Tomatoes
cherry tomatoesTomatoes are a great source of vitamin C, potassium, folate, and vitamin K. Usually red when mature; they also come in a variety of cool colors, including yellow, orange, pink, maroon, green and purple, streaked and striped, and practically black, which provides a lot of eye appeal. As tomatoes ripen, glutamate levels increase, providing a boost to the umami flavor. Processing tomatoes into sauce, paste, ketchup or sun-dried significantly increases the glutamate content. Tuck in a baggie of cherry tomatoes in your lunch to provide both a nutrition pop and a flavor pop. Tomatoes contain 150-250 mg of free glutamate/100 grams while sundried tomatoes have 650-1140 mgs.

Beef
Beef supplies 10 essential nutrients including B-vitamins, zinc, selenium and iron. An excellent source of protein, one 3 oz. cooked serving provides about of half of the Daily Value for protein. Look for beef cuts with the word “round” or “loin” in the name, such as top round steak or top sirloin, for the leanest cuts. Beef contains both glutamate and inosinate. Inosinate is a ribonucleotide which also helps impart the umami flavor. For summer time grilling, it is hard to beat a burger (made of 95% lean hamburger) topped with umami-rich ketchup. Beef contains 10 mg of glutamate and 80 mg of inosinate/100 grams.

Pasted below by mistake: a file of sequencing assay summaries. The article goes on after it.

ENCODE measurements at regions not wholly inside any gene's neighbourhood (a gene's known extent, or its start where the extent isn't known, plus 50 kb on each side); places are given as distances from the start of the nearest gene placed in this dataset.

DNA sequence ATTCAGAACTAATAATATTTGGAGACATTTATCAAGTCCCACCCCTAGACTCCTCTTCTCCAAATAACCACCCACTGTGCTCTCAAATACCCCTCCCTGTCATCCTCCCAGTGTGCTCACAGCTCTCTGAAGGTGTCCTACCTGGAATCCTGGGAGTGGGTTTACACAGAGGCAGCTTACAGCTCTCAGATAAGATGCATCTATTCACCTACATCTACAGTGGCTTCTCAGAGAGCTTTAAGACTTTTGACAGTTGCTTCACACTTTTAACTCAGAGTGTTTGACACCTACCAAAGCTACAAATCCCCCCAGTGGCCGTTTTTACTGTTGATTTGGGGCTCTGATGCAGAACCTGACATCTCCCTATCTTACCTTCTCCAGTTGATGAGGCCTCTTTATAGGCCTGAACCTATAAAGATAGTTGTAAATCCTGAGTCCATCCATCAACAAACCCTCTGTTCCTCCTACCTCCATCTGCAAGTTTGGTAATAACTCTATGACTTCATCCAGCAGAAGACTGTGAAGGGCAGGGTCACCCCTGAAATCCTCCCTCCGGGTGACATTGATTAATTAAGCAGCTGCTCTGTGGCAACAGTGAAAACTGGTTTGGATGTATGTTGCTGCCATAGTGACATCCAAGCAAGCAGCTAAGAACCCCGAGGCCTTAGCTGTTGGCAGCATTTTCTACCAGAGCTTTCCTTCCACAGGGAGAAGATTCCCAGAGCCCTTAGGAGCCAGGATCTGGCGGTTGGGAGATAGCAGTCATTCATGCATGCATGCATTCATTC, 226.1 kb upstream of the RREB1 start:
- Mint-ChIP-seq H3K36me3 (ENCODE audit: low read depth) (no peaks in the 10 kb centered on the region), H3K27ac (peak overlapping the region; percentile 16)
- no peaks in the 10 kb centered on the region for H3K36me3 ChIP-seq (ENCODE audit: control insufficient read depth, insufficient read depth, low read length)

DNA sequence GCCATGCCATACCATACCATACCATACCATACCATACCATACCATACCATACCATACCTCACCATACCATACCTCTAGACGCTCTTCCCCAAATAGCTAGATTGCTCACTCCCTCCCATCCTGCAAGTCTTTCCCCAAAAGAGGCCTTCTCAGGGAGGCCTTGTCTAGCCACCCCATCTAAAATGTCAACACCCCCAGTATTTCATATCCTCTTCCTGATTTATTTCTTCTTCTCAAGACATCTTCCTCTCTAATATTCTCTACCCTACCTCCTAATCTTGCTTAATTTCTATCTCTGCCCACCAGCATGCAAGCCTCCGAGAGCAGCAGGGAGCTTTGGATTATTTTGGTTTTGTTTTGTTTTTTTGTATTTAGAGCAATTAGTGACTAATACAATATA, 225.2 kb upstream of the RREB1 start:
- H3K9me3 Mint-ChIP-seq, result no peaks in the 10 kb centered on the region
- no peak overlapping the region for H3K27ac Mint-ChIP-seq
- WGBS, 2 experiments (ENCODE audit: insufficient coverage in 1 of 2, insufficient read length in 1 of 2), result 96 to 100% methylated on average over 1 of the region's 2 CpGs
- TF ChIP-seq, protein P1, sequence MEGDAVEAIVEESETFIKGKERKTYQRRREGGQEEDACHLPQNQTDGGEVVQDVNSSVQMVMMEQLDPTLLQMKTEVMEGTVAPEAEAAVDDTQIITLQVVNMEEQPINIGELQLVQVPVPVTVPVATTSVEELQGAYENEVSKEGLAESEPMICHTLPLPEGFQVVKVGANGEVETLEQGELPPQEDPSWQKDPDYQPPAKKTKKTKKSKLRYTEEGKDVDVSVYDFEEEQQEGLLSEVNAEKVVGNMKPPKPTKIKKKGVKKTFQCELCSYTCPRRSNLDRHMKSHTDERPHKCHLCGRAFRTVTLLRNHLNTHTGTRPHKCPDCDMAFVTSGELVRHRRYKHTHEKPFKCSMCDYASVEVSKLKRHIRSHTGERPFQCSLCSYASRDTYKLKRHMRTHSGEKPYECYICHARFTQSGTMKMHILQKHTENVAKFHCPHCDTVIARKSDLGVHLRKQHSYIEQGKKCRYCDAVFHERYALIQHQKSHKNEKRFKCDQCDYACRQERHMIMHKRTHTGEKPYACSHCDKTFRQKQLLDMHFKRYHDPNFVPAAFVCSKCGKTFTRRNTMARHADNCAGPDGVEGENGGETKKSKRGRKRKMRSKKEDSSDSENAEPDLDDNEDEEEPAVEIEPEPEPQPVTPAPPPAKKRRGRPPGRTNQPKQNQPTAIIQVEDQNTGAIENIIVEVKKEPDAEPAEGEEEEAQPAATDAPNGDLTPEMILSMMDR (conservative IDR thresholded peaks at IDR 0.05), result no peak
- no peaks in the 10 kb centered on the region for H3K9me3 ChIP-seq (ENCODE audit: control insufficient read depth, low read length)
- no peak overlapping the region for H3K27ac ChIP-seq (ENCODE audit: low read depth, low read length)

Mushrooms
mushrooms for umami tasteMushrooms are fat-free, low-sodium, low-calorie, and cholesterol-free. They contain a variety of nutrients including fiber, selenium, potassium and selenium. Mushrooms are also a source of B vitamins riboflavin, folate, thiamine, pantothenic acid, and niacin. Shitake mushrooms are often used in Asian cooking. Shitake mushrooms provide a good example of how drying can significantly increase the glutamate content of a food, thus increasing the umami flavor. Fresh, they contain 70 mg free glutamate/100 grams. The dried form, however, contains 1060 mg/100 grams.

Potatoes
Carbs are getting a bad rap these days, and carbohydrate rich white potatoes are included in that criticism. In actuality potatoes are low in calories — a medium-sized baked potato contains only about 110 calories. It’s when it is fried, or smothered in butter or sour cream that you have to watch the additional calories from the fat. They are a good source of vitamins C and B6, manganese, phosphorus, and potassium. Widely consumed, and a dietary staple in many countries, the nutrients they provide is important to populations worldwide. An advantage is that a potato is also versatile, lending itself to many different ways of preparation. Used in soup or stews, potatoes’ glutamate is released, contributing to an umami rich dish. The levels of naturally occurring glutamate range from 30-100 mgs/100 grams.

Walnuts